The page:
Mr. Summerhays provided a rough drawing of a suggestion.  He commented that people are not going to walk on Main Street to accomplish errands.  Looking at safety issues, he suggested flashing crosswalk lights on Main Street at Porter Lane, Center Street, and 200 North.  He suggested symmetry with park strips both east/west and north/south.  Mr. Summerhays said he feels all of Centerville would benefit from a cohesive plan.  For funding, he suggested a two-pronged approach: a small city-wide development fee for the public space improvements, with property owners contributing a small portion when development occurs.  He added that drought-tolerant low grasses do survive Utah winters.

Kim Samuelson – Mr. Samuelson said he has property on Main Street.  He expressed appreciation for all the work that has been done by the Council and Planning Commission.  He said he feels it should be law that those who would be affected by change should be notified.  He said he feels it is wrong that the Plan passed last November without the property owners knowing about it.  Mr. Samuelson said he does not think it would be fair for the city to take up to 18 feet and dictate what can be done.  He insisted that practicality should be considered.  He said he has been maintaining snow removal on the west side with five-foot sidewalks and no park strip.  He stated that the telephone poles are ugly and should be taken out and replaced with cement in park strips for uniformity.

Mr. Cook said he feels Centerville needs more crosswalks on Main Street.  Mayor Cutler commented that City Council agendas are available on the City website, and citizens can sign up for email delivery to stay informed.  Mr. Snyder clarified that a notice was sent to every property owner about the Public Space Plan.  He said he thinks there has been confusion between the notice sent for the Public Space Plan and the process that also resulted in amendments because of the TZRO.  Councilman McEwan asked what would happen if the Council were to repeal the Plan and revert to previous regulations.  Mr. Snyder responded that edits made as a result of the TZRO would remain - reduced density and changed setbacks, with standard UDOT specs for sidewalk and park strip.  Councilwoman Mecham asked if the Public Space Plan was originally tied to density.  Mr. Snyder explained that the Main Street study done in 2007 included suggestions for ordinances and street-scape that included the idea of re-development with residential mixed use.  The Main Street General Plan adopted in 2008 included zoning ordinances regulating setbacks and density, with the intention to adopt a public space plan.  The public space plan was not tied to density, but the assumption was that the SMSC would have more residential uses and would need more walkability.  Councilwoman Fillmore commented that there are a lot of small towns in Utah with historic main streets without a residential element that have still done some level of beautification to help revitalize.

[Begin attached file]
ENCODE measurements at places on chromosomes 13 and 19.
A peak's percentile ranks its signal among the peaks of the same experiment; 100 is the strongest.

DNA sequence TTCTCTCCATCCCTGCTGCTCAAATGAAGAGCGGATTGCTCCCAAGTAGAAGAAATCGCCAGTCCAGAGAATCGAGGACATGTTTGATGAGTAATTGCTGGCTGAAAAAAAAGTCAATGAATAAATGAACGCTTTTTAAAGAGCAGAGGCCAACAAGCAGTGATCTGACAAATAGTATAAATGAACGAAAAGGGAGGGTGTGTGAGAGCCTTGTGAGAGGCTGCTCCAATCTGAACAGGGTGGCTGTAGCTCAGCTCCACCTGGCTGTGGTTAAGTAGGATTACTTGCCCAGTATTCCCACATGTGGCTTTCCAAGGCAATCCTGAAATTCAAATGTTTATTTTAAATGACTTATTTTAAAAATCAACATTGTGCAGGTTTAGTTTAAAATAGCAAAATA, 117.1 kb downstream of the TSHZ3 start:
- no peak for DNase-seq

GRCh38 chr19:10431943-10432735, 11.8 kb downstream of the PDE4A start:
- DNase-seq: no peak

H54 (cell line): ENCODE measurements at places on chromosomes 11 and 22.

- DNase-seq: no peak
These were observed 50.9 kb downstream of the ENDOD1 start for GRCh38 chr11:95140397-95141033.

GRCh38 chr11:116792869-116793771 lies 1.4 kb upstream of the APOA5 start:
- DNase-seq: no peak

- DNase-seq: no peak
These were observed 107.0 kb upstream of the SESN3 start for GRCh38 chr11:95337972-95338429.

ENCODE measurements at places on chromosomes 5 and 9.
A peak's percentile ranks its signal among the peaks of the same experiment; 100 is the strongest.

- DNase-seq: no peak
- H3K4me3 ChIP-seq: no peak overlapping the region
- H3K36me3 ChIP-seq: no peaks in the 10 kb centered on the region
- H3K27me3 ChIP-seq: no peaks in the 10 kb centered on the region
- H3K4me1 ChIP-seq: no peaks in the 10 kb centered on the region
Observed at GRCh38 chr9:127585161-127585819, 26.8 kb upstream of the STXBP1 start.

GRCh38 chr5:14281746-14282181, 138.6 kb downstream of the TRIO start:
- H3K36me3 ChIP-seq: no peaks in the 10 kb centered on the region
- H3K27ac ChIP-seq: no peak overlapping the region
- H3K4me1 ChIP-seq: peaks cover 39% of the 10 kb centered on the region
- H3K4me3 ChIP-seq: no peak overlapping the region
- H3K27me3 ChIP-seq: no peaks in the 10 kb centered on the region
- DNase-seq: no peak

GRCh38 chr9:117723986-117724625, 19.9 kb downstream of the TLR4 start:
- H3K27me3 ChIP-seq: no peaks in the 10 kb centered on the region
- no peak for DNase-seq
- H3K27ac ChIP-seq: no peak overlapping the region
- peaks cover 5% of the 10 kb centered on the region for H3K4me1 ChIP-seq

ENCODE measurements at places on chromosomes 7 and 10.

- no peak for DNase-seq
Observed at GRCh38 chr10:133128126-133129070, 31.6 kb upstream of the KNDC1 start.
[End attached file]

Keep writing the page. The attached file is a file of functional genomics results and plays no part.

Councilman McEwan expressed the opinion that the current plan is overreach, disincentivizing redevelopment.  Centerville has multi-generational property ownership on Main Street.  Councilman McEwan said he does not think symmetry could be developed with the current Plan structure in this environment.  Commissioner Wright suggested Centerville start with hanging flower pots and go to the citizens for further support.  Councilman McEwan agreed, and mentioned Cedar City as an example.  Councilwoman Mecham commented that east winds should be remembered when talking about hanging flower pots, but she thinks flags would be great.  Commissioner Kjar pointed out that flowers have to be watered every day or they die.  Councilwoman Fillmore added that a lot of things can beautify a property and cost the property owners less in the long run than having to mow and water lawn.  Councilman McEwan said he thinks it is important to trust property owners with the beautification of their own property.  Chair Hirschi responded that beautification and upkeep on Main Street has been inconsistent, and he feels it is important to present the idea of making improvements and gently encourage change over time.  Councilman McEwan agreed, but pointed out that the current Plan does not include enough incentive for the property owners.  Councilman Ince commented that he thinks newness drives the feel of an area.